10 Strange Things You Might Find in the Food Menu in America

Understanding a country’s culinary habits is a fun part of living in a new place. Between disgust, pleasure and astonishment – daily food in other cultures can provoke different responses in restaurants.
Foods from the United States have been successfully exported throughout the world – it’s hard to think of a McDonald’s without a sign, for example – but like Cambodian fried tarantulas or century-old eggs from China, there are some American foods that will widen the eyes of strangers. The following list shows that we as humans are not classified as “omnivores” (eaters of all) without cause

1. Root beer floats
If you’ve ever thought that sweet carbonated drinks can use more sugar and a large spoonful of fat, root beer floats are for you. From its sickness and bright color scheme, to volcanic eruptions that occur when bubbles meet ice cream, these are children’s dreams and nutritionists’ nightmares.

2. Corn dogs
Hot dogs are a fantastic way to get your daily nutritional rations on pork and salt. The problem is your body still wants some fried corn flour dough. Be thankful for heroic innovation which is a corn dog that proves that even classic fast food can be improved by frying applications.

3. Biscuits and gravy
This dish is just as you think – if you think scones are biscuits and the sauce should ideally look the same before and after digestion. Europeans may find it difficult to accept the appearance of this dish (which is gray) but this is one of the dishes typical of the southern part of the United States and we must assume that it tastes better than it looks.

4. Red velvet cake
The American community is accustomed to naming cakes with the name of the ingredients they contain to sound more poetic. Chiffon cake, Devil’s food cake and Whoopie pies all show this trend. However, red velvet cake, a staple dessert menu in the US, is named after primary colors and tufted woven fabrics, both of which are tasteless and therefore perfectly describe one of the United States’ synthetic treats.

5. Grits
As we have seen with biscuits and gravy, people in the southern US are used to different dishes. The appeal of grits stems from the practical preparation of the Native American corn community, which was very old when Europeans arrived. Basically, corn is processed into a soul food using butter; dishes that are heavy, tasteless and are only liked by certain people.

6. Monte Cristo sandwich
The classic example from the US adapts the European concept – in this case the croque monsieur – and increases it. Commonly found in deli and restaurants throughout the country, this dish is truly a devil’s job: fried cheese and ham sandwiches dipped in egg mixture, coated in sugar and served with jam.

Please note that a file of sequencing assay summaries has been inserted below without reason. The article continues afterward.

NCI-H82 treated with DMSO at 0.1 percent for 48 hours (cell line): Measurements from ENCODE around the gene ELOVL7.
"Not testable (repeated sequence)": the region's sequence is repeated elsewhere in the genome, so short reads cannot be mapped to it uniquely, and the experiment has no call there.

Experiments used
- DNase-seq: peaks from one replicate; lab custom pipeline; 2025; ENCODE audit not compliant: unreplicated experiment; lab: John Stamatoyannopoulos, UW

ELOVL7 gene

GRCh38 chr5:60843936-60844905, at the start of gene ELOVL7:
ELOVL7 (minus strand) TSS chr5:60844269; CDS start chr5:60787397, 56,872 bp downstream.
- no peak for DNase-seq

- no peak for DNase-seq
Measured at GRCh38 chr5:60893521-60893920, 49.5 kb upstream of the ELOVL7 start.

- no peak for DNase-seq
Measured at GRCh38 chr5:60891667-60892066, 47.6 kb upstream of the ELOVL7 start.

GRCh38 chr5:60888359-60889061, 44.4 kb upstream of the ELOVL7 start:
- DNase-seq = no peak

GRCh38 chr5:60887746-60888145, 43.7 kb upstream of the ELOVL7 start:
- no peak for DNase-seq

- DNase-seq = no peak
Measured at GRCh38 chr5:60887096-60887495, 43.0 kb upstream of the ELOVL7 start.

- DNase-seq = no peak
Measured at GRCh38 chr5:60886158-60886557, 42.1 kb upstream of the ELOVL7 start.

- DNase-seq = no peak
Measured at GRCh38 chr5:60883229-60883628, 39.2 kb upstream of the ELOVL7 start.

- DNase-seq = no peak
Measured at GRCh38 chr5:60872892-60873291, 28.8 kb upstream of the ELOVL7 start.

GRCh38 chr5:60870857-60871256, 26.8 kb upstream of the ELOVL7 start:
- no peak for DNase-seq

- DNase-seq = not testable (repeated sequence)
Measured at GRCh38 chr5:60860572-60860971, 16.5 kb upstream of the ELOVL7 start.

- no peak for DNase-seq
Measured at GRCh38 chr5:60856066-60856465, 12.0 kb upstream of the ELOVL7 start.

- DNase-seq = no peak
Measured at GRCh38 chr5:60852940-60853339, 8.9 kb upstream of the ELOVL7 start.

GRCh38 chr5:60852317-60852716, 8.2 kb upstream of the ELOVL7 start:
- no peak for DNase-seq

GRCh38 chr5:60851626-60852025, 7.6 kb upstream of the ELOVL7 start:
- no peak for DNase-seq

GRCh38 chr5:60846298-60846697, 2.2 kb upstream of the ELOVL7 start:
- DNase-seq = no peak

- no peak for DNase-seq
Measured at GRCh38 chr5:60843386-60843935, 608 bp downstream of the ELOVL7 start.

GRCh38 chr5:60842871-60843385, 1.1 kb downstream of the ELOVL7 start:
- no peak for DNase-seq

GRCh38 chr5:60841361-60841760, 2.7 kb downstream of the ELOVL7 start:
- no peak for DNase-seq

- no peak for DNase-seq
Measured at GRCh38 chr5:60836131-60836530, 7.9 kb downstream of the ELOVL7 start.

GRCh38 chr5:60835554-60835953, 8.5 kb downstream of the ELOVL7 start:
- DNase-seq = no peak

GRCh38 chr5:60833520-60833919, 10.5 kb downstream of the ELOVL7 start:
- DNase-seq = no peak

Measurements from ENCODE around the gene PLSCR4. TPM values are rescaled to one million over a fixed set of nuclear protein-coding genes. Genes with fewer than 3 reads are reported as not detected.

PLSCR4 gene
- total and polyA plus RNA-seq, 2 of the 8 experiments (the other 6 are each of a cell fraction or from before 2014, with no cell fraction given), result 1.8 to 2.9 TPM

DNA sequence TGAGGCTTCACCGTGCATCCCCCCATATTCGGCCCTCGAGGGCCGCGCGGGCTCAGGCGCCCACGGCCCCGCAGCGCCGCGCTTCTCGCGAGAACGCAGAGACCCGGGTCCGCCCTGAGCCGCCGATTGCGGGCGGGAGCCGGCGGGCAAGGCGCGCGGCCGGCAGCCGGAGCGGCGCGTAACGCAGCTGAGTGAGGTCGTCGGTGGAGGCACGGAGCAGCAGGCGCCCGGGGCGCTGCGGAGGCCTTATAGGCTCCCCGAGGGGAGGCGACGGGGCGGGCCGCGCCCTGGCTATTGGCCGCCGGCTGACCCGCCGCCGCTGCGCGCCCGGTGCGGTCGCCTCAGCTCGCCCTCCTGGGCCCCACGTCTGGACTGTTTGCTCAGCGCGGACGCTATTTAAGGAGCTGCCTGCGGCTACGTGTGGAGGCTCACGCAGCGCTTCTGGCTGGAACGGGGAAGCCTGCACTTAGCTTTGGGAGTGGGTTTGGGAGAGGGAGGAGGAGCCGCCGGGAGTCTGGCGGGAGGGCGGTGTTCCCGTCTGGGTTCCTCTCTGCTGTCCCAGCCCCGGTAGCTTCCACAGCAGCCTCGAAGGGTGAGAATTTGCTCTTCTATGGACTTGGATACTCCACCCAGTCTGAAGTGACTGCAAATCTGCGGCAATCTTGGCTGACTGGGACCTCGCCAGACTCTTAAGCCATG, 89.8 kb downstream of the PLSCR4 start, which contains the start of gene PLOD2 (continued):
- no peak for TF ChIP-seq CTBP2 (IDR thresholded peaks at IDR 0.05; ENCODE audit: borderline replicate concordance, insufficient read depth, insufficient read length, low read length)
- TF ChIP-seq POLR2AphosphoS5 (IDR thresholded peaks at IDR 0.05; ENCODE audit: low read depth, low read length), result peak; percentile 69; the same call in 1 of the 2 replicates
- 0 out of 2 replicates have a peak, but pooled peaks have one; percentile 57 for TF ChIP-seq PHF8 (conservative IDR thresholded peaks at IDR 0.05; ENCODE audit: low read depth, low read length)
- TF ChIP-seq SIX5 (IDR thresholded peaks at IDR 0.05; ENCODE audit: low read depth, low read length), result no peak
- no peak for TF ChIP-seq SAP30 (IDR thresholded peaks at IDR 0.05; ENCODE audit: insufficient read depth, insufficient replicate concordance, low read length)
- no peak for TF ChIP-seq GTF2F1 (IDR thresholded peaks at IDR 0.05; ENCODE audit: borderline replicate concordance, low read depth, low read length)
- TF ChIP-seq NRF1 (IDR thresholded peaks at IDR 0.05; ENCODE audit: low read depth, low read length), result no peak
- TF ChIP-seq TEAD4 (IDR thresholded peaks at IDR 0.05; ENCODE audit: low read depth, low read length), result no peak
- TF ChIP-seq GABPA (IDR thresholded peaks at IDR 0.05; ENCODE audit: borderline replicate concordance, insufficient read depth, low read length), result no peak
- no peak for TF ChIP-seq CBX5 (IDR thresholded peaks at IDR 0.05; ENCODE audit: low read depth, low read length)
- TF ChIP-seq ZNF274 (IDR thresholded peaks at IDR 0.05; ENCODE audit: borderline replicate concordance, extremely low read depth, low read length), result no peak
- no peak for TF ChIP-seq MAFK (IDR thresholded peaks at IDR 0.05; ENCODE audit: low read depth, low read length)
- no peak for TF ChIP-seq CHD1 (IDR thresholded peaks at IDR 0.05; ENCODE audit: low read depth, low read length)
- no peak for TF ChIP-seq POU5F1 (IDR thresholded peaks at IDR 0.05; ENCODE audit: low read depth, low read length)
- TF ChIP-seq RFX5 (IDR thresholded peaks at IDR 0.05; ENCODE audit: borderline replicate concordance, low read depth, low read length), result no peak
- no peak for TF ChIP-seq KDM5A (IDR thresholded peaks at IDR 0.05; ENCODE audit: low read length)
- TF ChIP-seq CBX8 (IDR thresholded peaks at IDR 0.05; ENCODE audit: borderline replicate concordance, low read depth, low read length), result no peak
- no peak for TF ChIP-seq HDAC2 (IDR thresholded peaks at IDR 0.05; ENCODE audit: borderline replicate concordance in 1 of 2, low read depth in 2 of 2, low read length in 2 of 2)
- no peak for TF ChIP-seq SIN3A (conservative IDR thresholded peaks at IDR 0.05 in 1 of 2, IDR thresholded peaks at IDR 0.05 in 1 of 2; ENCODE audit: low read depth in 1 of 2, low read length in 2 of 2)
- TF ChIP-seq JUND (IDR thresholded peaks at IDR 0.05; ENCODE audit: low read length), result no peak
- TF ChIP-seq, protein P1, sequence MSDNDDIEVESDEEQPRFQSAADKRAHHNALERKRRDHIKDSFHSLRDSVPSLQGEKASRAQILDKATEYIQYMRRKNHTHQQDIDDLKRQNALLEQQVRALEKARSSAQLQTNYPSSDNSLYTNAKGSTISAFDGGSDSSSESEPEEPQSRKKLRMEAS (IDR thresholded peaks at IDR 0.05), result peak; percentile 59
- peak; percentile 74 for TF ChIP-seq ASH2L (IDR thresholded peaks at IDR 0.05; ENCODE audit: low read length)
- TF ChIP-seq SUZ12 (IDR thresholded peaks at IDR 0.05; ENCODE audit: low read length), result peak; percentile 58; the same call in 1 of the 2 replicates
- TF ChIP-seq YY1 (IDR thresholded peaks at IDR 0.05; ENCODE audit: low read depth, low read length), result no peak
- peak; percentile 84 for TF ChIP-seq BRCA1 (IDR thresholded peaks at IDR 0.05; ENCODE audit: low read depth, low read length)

7. Deep fried
While we are on the subject of fried food, let’s admire the tendency of our transatlantic cousins ​​to fry everything. And it’s also not that bad for you – American hero Elvis Presley consumes large amounts of peanut butter and fried banana sandwiches; and he lived until the early forty.

8. Frito pie
Some people think that the US won by leading the global obesity table. Otherwise why would the people of Texas and New Mexico argue who created this dish. Containing chili, cheese and corn chips (Fritos), this dish is a classic example of excessive freedom.

9. Twinkie wiener sandwich
Similar to eating classic pigs in blankets (sausages wrapped in bacon or cake), this dish is more like pork wrapped in fat. Well, you might not see Al Weird recipes on many menus, but these foods are widely reviled as examples of pleasant US food culture, cystesis and very unhealthy.

10. Free refills
It’s easy to mock American food, but don’t forget good things. Indeed yes, their fast food outlets have entered every country in the world, some of which are also caused by our addictive drive for dangerous levels of salt, sugar and fat. In a country where free markets are king, customer service has quickly left the whole world, and it is one of the dining aspects in America that has not been successfully replicated in foreign markets.
The free refill policy is a symbol of that attitude. Most tourists who order their first soft drinks in the US are fascinated by two things: first, obviously the drinks are endless, and second, the drinks are endless. Even the high level of anti-consumerism softened when the coffee waiter came over with a steaming jug and a big smile.

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